With the abundance of communication between the browser and a server in these days of AJAX and JSON data interchange, there has never been a better time to get your own development web server set up so that you can test all those dynamic scripts you’re writing. This article will show you how to do it using some of the most popular software.
Now we need to configure PHP to use MySQL. Reopen php.ini in your text editor and find the Dynamic Extensions section (line 628). There should be a list of the different extensions currently in the ext folder. Find the line that reads ;extension=php_mysql.dll and remove the semi-colon from the start of the line. Save the file and restart your computer.
The output of the phpinfo() file will tell us whether PHP can see MySQL; just open up phpinfo.html in your browser again (requesting it properly from the server) and use "find on this page" to search for MySQL. You should see something like this:
To really test it we can create a file that will attempt to read data from the table we created earlier. In a blank page in your text editor add the following code:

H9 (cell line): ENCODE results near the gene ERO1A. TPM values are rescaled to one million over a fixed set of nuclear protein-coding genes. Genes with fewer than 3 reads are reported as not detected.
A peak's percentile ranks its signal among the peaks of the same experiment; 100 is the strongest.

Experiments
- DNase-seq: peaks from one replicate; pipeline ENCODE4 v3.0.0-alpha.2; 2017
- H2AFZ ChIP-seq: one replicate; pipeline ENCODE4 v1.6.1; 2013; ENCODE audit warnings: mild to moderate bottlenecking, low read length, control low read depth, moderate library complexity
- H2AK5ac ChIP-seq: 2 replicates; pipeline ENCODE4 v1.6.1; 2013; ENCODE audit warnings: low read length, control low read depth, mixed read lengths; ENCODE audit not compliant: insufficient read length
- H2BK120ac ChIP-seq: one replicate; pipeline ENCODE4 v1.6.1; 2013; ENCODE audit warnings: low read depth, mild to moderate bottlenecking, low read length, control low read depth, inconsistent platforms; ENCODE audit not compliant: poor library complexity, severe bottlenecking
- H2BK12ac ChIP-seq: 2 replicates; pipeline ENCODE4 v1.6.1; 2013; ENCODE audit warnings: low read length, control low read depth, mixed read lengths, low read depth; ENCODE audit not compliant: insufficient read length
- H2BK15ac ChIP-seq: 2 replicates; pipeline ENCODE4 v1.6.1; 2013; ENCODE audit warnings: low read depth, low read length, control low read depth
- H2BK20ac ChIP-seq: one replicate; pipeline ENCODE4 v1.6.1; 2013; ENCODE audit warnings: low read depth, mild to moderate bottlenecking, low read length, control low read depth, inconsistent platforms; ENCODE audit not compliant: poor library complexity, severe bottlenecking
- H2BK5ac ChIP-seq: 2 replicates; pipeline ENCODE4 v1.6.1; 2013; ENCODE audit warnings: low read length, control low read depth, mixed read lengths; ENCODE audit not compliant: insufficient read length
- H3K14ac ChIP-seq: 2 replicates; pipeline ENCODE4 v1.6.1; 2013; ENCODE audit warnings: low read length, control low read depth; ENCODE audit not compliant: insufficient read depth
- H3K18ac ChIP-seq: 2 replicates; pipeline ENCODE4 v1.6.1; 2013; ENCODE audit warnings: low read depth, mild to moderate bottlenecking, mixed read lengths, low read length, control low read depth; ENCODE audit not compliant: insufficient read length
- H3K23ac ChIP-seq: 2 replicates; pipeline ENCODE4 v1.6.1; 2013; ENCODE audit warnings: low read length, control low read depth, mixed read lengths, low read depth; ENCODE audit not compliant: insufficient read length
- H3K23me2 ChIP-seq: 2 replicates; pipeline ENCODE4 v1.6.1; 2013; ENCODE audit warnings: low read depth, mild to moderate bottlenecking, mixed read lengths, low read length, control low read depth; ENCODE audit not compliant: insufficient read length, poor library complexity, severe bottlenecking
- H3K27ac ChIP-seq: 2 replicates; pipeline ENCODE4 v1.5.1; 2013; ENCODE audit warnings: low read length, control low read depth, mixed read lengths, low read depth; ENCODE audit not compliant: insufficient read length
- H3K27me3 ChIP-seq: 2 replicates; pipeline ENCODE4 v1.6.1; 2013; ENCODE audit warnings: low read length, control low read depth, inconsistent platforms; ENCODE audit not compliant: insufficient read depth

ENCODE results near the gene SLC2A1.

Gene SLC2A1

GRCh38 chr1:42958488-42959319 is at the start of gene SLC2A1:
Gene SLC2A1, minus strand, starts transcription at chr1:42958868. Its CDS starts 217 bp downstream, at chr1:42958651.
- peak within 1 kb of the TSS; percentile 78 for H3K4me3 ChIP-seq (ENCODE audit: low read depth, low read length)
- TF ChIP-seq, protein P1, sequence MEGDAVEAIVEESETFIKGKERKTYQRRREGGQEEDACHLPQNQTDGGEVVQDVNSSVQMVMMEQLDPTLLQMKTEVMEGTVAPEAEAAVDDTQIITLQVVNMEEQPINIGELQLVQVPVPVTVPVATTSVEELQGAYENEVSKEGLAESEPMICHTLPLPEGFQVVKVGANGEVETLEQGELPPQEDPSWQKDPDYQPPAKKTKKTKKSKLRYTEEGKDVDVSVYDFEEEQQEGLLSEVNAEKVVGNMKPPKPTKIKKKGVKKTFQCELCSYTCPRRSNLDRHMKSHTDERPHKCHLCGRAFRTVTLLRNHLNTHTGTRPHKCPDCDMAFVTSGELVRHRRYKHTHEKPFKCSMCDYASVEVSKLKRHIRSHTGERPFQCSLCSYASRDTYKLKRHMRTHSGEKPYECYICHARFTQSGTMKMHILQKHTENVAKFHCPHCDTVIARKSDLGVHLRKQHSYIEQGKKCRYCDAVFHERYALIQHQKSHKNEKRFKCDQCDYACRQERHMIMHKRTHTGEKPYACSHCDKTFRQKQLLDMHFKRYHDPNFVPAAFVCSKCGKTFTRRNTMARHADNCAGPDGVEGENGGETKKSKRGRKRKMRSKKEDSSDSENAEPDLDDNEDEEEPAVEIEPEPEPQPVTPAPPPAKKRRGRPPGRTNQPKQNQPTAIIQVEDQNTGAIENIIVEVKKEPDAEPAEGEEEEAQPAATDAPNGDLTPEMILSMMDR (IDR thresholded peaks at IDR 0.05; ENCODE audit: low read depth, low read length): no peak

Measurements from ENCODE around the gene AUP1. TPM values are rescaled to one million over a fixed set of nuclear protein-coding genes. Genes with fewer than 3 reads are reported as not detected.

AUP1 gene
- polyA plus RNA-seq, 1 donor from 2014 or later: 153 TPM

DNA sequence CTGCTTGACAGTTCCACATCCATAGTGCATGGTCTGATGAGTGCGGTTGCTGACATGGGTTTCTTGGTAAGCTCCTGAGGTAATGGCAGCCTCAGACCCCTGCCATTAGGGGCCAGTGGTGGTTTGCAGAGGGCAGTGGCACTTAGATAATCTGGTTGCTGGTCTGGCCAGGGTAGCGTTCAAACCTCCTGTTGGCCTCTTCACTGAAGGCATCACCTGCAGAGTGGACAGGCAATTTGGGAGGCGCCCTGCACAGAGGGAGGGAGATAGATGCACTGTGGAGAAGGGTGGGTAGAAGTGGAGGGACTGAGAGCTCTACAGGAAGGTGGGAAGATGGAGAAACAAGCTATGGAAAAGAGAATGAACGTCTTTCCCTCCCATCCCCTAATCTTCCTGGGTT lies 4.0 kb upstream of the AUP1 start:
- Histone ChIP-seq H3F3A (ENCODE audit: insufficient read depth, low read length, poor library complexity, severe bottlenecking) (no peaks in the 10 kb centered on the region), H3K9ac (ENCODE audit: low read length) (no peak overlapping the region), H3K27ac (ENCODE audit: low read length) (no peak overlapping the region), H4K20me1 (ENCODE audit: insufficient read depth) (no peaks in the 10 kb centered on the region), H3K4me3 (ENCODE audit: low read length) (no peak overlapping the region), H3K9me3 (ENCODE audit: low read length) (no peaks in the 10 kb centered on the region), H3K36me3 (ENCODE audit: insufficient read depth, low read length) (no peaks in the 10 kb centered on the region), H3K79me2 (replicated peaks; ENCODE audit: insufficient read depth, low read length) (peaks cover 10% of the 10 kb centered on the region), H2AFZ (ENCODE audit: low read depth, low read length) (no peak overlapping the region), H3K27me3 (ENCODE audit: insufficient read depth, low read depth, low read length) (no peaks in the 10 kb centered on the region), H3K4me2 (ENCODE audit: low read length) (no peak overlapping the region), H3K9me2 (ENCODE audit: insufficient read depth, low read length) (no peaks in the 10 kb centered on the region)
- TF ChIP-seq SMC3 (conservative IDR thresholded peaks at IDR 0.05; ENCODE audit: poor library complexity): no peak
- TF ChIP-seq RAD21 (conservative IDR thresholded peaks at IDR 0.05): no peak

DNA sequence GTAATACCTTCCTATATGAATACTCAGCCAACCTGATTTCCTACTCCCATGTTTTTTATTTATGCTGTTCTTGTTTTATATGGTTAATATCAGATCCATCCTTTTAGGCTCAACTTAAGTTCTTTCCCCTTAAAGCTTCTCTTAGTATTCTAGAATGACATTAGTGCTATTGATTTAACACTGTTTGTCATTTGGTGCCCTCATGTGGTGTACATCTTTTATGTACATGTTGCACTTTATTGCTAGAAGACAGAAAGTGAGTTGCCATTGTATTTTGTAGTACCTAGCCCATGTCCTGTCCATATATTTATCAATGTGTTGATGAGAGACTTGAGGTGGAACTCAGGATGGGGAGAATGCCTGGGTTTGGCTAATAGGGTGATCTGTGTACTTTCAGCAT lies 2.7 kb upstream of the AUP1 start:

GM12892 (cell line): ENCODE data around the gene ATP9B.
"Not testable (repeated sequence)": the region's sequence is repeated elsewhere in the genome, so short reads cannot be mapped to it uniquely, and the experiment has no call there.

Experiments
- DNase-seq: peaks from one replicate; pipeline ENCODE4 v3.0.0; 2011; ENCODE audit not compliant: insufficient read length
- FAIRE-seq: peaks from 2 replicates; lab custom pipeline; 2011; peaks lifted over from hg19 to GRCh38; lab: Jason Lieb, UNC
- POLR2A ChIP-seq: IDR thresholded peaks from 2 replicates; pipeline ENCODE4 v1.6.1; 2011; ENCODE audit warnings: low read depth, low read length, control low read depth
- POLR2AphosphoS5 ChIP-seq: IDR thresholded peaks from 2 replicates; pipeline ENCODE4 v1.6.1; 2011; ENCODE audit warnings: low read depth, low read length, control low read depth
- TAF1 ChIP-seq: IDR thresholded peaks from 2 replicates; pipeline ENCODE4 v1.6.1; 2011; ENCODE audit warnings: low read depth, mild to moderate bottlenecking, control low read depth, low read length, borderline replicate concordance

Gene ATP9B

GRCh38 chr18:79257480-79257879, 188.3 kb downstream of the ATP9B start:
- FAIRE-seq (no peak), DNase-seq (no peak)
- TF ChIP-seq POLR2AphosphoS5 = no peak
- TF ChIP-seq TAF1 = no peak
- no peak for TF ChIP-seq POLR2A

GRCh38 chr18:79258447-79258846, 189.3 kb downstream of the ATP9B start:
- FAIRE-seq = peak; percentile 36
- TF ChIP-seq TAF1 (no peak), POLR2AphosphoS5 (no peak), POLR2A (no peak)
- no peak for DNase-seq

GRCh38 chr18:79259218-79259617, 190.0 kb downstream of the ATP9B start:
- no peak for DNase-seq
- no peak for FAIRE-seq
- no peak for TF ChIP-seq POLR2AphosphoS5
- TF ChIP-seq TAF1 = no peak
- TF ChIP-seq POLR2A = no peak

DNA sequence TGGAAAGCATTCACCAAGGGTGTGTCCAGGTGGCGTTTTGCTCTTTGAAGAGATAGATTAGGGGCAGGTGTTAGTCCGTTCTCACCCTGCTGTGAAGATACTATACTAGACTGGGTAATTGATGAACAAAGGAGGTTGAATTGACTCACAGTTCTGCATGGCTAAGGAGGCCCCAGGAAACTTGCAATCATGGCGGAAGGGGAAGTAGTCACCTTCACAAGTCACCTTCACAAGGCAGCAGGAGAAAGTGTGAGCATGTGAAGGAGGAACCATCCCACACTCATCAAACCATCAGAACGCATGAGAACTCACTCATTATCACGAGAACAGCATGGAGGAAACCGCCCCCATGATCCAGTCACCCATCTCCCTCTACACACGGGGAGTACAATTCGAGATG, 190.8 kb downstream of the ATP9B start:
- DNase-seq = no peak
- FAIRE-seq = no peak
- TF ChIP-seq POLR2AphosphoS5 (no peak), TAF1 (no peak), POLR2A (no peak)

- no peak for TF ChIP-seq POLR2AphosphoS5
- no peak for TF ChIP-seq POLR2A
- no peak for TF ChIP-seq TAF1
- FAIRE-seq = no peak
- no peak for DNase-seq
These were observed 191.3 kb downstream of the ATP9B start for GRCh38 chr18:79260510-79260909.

mysql_connect("localhost", "root", "yourMySQLpassword") or die(mysql_error());
mysql_select_db("test") or die(mysql_error());
$query = mysql_query("SELECT * FROM people") or die(mysql_error());
Save this as mysqltest.php in the apache site folder and request the file from the server. The results should be something like the following page:
If you see the page correctly then everything works together as it should and everything is done. You can now enjoy the benefits of having your very own development web server. You should note however that this basic installation has not covered any security or optimization configuring, so you should absolutely not use this guide as a method to set up a live, publicly accessible web server.